QTS editorial ignorant
Re: “Time for last call, QTS” (Journal, March 28, 2008)
In the complicated world we live in, it’s necessary to take the time to step back and realize the context, limitations and real purpose of any situation; a concept so simple and yet, by yourself and others, so often forgotten. You didn’t put any well-researched thought into how alumni giving works nor the challenges behind it.
I realize that your intention was not to offend the QTS callers. But by writing an ignorant article about the seven hours we spend at QTS a week, you did. Those seven hours are spent raising money that goes towards funding your everyday life at Queen’s. I invite you to join me at work this week and perhaps actually listen to a quality conversation I often have at work, beyond “a telefundraiser’s anecdote about how he or she almost went to a Queen’s football game but decided it was too far.” If you truly believe “the best way for Queen’s to raise money from alumni is to create an experience that will make students want to give back when they leave,” then help Queen’s create that experience. Every day students work towards improving our community and uplifting the Queen’s spirit. Your editorial, like many articles that have appeared in the Journal this year, break down and diminish these efforts. If you took the time to write that editorial, I assume this is a topic that you are at least mildly interested in. We have a mutual interest in improving the Queen’s community, so let’s take the opportunity to discuss this and achieve what your article attempted to do but failed—understanding the challenges with alumni giving and how it can be improved.
Solidarity with Palestine
Re: “Remembering Palestine” (Journal, March 28, 2008)
We, as Queen’s University students and members of Queen’s Coalition against Racial and Ethnic Discrimination (QCRED) are in full support of Solidarity for Palestinian Human Rights and thank Dana Olwan for her piece. As members of an anti-racist collective our goals are directly aligned with the struggle of indigenous peoples, including the Palestinian struggle against Israeli occupation. Israeli apartheid bleeds out of South African apartheid and Turtle Island (North American) apartheid. We echo Nelson Mandela’s words by insisting that “our freedom is incomplete without the freedom of the Palestinians.”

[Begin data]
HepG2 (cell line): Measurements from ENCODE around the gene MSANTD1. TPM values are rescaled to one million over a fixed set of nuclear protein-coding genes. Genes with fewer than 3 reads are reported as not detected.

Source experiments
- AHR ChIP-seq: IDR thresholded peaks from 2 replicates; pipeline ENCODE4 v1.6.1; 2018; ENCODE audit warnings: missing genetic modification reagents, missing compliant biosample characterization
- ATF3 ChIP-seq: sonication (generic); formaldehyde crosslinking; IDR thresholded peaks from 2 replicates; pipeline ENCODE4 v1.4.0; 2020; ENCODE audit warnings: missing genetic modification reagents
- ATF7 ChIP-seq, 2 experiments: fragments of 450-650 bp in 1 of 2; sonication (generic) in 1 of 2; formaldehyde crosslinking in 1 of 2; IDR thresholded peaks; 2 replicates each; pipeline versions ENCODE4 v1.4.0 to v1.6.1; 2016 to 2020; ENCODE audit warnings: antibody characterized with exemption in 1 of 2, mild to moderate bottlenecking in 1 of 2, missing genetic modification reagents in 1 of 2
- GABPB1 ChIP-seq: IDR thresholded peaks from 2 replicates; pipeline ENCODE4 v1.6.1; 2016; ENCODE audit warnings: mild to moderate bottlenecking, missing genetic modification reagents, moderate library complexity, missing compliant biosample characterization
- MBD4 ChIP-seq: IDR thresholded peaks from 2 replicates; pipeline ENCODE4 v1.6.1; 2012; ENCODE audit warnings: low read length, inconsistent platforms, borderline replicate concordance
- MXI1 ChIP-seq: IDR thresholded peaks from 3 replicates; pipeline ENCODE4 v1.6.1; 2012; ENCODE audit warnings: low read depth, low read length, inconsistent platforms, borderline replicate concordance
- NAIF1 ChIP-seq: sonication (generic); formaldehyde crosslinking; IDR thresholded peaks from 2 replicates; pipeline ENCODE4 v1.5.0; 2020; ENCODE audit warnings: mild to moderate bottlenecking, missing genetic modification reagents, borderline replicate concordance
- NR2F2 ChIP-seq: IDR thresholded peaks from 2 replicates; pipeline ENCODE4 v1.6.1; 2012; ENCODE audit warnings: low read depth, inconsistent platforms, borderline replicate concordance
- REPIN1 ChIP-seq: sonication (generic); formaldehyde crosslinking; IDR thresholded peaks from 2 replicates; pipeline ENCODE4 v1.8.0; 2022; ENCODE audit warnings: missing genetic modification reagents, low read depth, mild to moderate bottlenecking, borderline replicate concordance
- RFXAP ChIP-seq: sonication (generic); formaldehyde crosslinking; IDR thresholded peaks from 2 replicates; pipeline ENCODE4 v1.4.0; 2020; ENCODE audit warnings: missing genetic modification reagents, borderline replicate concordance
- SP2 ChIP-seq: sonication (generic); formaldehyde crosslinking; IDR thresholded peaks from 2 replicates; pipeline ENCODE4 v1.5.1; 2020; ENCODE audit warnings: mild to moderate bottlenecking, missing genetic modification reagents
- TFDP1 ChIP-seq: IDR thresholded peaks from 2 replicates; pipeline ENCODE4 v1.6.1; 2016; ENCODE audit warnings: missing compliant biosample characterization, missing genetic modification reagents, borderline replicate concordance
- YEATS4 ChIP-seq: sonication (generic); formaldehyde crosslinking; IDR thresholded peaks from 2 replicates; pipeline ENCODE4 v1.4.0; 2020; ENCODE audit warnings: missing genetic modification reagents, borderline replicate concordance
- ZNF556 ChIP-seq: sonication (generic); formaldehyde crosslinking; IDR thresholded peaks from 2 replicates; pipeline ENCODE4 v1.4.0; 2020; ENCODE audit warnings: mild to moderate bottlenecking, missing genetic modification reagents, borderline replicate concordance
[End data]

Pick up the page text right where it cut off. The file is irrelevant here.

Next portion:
We hope the University will choose to extend its Darfur divestment to a divestment from institutionalized, racist Zionism. We must do what’s in our power to discourage ethnic cleansing in the occupied territories. We will not allow Israeli bombs, soldiers and routine demolitions to be repackaged and sold to us as “retaliation.” We will not support the illegal and inhumane wars of the United States empire and the U.S. financial and political alliance with Israel. We’re equally appalled by Zionist efforts to obliterate the Palestinian people and their culture. Though it may seem encouraging to see many Queen’s students wearing the kaffiyeh, we hope its significance as a symbol of Palestinian solidarity and resistance won’t be lost or commodified for capitalist and Orientalist consumption.
We encourage students to familiarize themselves with the facts surrounding the Israeli-Palestinian conflict and seek an education free from settler myths and propaganda, allowing them to draw parallels between the situation of Indigenous peoples in Canada and those in Palestine. We extend an invitation to interested individuals to read The Ethnic Cleansing of Palestine by Ilan Pappé.